Oh, there have been a couple of showers, but barely enough to lay down the dust. Everything around me seems to be burning, except what is already burned. I am in no danger—the well is providing all of the water I need, and the shelter, built from the remains of the escape capsule, is fireproof. I hunt, fish and gather far to the north, where the rains have fallen and the world is green. But how are the nomads faring? Can they find enough food? Where are they?

I no longer think, or even hope, that they will return this year. What could they find to eat here? The herds have not come, and with the stream dry, there are no fish to be caught. But I cannot stand to be alone much longer, and the only other R’il’nian-like species I have found is hostile.

I have decided to try to find those I know. It won’t be easy. This is a big continent, and all I know is that they should be somewhere to the north where it is green enough they can find game. Probably somewhere north of the rains. They are a rare species—I know that, for I have been watching for them, casually, for fivedays now. It is time to intensify the search. Perhaps with the aid of Patches I can find them, or if not the group I know, some other group of the same people.

I wish I knew where their gather site was.

Jean Auel began her “Children of Earth” series over 30 years ago, with Clan of the Cave Bear. The Valley of Horses, The Mammoth Hunters, The Plains of Passage and The Shelters of Stone followed. Her latest addition, The Land of Painted Caves, continues to follow Ayla and Jondalar, still having difficulty communicating, and this time includes a tour of the cave paintings of France.

All are long books – The Land of Painted Caves is 828 pages in paperback and the others are about the same length. All are well researched. I discovered the series 30 years ago, primarily because of my interest in the Pleistocene and human evolution, and most of this review will be from that perspective.

From a writer’s point of view, the most recent book is full of information dumps, and rather weak on plot. That hasn’t stopped it from being a best seller, but there were times when I had to force myself to pick it up. I did manage to find a number of usable Twitter quotes, which are being posted and their contexts will be explained on February 29.

A good part of the book is description of the cave art of France. Auel does include a map keyed both to what the Zelandonii of her book called the caves and what archeologists call them, but I wanted to see some pictures of the cave art, not just descriptions. I actually searched the web for images from the caves, but found very few even when I knew the name of the cave. Good general references are and, but they have more photos of the locations of the caves than of the actual paintings. White Hollow, identified as Lascaux, does have some images of the art at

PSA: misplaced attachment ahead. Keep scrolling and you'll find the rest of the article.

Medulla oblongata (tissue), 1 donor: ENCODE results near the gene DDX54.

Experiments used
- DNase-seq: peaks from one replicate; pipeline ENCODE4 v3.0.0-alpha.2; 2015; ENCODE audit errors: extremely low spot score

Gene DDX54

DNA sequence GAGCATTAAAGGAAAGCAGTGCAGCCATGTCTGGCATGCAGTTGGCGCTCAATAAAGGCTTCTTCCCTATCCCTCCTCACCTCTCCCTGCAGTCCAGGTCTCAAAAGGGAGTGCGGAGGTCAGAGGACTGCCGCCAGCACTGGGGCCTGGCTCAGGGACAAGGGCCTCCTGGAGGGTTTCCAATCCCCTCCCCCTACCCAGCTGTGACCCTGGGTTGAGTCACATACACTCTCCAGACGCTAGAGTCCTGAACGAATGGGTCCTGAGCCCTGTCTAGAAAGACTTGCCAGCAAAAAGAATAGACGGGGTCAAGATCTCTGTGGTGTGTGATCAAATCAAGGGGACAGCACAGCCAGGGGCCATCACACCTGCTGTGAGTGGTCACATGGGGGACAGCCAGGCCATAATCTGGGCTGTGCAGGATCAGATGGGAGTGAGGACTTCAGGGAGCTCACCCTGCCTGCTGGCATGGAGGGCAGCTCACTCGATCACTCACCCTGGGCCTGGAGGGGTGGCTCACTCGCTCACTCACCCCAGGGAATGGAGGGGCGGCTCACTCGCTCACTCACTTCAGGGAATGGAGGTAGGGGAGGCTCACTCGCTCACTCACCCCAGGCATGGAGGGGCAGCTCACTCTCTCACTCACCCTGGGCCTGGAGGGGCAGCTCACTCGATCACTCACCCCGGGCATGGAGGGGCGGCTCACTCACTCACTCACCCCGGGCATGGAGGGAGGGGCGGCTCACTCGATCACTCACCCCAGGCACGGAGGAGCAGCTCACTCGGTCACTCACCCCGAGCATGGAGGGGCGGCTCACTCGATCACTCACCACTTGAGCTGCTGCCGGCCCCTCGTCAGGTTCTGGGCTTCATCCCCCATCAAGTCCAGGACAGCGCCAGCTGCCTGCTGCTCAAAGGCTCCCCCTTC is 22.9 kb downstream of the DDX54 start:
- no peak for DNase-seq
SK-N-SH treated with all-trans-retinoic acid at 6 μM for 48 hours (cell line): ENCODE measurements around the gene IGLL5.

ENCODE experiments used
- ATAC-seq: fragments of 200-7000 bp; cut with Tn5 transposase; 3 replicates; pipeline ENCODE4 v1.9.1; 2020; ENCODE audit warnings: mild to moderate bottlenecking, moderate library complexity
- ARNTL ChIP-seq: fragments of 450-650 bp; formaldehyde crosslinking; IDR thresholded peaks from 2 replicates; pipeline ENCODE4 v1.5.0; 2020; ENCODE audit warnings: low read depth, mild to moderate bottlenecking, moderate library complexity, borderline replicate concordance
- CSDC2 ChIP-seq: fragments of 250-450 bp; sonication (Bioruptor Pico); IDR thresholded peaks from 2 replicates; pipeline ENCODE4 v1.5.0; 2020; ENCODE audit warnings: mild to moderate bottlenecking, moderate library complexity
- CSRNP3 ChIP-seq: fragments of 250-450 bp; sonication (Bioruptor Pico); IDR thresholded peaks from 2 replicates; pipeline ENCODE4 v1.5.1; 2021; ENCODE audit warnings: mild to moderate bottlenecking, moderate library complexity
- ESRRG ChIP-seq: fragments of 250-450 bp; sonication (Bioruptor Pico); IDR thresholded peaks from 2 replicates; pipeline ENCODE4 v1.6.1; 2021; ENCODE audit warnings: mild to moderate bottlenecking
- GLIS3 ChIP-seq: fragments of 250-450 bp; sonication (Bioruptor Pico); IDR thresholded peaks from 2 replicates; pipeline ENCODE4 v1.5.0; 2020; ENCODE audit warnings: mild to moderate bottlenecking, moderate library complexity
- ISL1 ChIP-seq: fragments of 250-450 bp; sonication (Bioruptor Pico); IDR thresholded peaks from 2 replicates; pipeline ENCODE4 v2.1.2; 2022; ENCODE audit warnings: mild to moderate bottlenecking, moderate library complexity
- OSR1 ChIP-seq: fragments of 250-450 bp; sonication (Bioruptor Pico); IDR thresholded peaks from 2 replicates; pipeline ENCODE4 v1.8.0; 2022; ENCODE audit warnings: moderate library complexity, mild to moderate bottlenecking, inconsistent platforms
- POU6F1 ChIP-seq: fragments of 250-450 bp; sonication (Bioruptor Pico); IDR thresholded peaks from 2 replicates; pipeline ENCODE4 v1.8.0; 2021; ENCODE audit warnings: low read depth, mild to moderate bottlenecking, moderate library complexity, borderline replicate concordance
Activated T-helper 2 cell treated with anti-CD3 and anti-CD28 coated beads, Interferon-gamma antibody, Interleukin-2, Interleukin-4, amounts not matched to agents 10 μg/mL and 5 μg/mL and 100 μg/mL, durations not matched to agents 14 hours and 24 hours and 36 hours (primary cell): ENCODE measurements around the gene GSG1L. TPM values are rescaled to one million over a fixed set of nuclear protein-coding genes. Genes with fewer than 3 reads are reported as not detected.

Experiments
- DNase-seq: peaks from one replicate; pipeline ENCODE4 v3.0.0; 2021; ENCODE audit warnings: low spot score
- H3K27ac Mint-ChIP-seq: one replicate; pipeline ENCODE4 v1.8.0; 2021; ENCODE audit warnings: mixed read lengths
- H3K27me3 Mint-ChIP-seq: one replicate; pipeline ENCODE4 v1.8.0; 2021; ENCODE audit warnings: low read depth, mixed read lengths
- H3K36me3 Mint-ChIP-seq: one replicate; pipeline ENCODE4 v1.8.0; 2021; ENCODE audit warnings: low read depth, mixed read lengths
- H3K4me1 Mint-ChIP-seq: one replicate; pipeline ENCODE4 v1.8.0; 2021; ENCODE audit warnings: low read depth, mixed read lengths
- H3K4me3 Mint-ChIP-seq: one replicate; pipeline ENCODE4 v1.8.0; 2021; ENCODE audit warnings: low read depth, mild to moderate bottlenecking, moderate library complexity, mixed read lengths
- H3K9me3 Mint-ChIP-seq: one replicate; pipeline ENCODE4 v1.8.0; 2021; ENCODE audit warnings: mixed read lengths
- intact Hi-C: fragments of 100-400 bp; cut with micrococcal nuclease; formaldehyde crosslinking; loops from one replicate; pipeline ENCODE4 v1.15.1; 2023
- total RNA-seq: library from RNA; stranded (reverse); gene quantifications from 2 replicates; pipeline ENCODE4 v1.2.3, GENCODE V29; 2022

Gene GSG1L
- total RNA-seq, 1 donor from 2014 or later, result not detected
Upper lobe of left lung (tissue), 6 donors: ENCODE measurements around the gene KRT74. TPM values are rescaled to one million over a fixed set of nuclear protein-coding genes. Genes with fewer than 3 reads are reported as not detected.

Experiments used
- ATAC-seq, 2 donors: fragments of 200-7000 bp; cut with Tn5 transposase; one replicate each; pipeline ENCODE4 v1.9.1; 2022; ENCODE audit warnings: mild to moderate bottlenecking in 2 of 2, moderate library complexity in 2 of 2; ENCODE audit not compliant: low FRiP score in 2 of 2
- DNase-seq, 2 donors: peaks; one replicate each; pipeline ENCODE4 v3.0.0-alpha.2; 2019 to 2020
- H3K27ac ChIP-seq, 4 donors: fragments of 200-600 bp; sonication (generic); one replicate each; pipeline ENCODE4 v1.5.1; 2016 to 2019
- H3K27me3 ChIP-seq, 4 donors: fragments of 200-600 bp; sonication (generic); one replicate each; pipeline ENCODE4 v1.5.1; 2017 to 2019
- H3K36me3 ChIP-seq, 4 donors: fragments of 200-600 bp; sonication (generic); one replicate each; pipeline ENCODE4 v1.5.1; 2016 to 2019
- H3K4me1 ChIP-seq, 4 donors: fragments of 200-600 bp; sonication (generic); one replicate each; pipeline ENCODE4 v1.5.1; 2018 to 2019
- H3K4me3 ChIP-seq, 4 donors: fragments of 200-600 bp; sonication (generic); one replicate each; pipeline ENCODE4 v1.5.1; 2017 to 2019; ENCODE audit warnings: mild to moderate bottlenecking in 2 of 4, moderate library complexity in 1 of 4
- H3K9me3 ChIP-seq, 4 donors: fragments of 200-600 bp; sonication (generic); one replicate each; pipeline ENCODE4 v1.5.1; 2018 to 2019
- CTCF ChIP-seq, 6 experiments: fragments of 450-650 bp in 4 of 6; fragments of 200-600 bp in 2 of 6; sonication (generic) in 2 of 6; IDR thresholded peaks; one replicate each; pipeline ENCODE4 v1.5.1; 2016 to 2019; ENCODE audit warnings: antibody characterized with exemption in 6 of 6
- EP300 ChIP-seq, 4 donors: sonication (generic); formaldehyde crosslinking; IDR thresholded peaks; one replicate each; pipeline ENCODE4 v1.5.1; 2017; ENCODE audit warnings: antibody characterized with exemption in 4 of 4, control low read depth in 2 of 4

One possible source, at least for drawings of the cave art, is The Nature of Paleolithic Art, by Dale Guthrie. Dale is an artist himself, and while he suggests that a good deal of the “art” in the caves was equivalent to graffiti found in mens rooms, his first interest in cave art was as guides to reconstructing extinct animals. This is a huge book, with hundreds if not thousands of drawings of Pleistocene art from all over Eurasia, but putting the drawings in this book together with what Ayla saw would be a major project.

Leaving the art, there has long been a controversy in archaeology as to whether modern humans and Neanderthals (what Ayla calls the Clan) ever interbred, or whether such interbreeding was even possible. The argument went back and forth during the time period over which Auel’s books were being written. DNA for a time was used to claim such interbreeding never occurred. Then, less than a year ago, DNA evidence made it quite clear that such interbreeding had in fact happened. The basis of Auel’s books was if anything ahead of the archaeology of the time.

In one point, however, she was clearly wrong, though there was no way she could have known it at the time she started the series..  Jondalar and Ayla are described as being blonde and having blue and gray eyes respectively. Recent gene sequencing has strongly suggested that all blue and gray-eyed people are descended from a single common ancestor who lived between 6,000 and 10,000 years ago, well after the setting of Auel’s books. There is at least some argument that blonde hair may have evolved after the ice ages. Still, I cannot help but wonder if it could be derived from that Neanderthal admixture. If fair coloring is an adaptation to getting vitamin D in a region with little sunlight, such as Europe, the Neanderthals lived in Europe long before the Cro-Magnons arrived.